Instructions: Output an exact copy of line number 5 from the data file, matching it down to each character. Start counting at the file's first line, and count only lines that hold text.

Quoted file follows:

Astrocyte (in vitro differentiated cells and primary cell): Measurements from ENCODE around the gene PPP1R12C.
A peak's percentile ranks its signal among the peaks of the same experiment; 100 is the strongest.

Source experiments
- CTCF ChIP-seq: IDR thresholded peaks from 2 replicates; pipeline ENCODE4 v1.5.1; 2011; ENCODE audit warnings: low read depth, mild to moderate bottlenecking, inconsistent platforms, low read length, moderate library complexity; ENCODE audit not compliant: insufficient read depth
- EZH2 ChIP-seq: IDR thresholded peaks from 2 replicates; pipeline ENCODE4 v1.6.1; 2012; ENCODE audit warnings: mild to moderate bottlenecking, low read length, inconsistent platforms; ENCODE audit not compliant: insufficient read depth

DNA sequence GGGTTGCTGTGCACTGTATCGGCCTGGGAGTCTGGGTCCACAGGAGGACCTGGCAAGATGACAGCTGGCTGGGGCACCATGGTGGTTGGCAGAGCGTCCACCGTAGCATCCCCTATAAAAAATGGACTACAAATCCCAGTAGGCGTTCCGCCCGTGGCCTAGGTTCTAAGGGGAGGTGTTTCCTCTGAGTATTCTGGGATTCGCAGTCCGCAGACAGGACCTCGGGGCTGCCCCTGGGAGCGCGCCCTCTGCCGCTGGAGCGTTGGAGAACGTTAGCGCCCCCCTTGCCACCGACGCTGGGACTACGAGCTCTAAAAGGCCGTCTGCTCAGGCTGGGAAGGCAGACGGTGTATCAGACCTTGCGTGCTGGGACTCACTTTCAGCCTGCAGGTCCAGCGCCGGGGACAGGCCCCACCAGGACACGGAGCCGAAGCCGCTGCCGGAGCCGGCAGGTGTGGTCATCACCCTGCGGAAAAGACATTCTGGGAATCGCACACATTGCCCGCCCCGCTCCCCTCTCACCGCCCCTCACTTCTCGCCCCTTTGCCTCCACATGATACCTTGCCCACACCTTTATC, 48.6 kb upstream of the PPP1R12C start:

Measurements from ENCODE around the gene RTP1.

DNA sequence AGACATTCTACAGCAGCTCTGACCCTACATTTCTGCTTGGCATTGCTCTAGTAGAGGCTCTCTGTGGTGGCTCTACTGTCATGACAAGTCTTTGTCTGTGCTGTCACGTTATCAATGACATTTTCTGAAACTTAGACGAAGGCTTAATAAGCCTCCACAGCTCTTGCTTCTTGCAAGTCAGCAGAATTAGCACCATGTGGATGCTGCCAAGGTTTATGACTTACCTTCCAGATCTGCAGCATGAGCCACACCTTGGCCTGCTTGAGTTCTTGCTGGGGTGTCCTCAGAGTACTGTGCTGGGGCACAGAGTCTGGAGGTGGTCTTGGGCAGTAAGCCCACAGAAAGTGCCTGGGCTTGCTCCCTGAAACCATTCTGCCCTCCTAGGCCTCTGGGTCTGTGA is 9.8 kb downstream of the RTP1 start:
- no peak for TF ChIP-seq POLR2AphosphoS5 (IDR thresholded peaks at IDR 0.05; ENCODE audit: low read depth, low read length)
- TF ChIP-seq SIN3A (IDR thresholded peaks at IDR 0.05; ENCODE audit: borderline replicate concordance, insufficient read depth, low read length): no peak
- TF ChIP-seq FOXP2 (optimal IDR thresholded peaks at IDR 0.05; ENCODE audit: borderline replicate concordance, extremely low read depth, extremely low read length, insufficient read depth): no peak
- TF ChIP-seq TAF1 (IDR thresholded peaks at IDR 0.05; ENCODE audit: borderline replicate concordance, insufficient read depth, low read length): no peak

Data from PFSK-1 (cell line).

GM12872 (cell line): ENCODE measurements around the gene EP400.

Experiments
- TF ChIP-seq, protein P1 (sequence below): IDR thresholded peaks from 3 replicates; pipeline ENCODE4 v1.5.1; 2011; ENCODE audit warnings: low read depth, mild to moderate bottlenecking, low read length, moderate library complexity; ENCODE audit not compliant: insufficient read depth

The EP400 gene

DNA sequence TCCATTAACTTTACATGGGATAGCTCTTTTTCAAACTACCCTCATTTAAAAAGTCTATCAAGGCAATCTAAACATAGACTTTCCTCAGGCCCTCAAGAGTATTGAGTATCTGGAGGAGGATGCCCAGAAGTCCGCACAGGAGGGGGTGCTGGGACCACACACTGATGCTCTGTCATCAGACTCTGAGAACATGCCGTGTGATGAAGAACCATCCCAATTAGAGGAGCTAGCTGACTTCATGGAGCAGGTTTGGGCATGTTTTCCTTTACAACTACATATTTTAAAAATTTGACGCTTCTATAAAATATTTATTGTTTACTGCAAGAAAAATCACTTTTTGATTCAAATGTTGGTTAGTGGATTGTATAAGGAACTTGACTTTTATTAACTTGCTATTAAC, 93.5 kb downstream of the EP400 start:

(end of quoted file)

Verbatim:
- EZH2 ChIP-seq: IDR thresholded peaks from 2 replicates; pipeline ENCODE4 v1.6.1; 2012; ENCODE audit warnings: mild to moderate bottlenecking, low read length, inconsistent platforms; ENCODE audit not compliant: insufficient read depth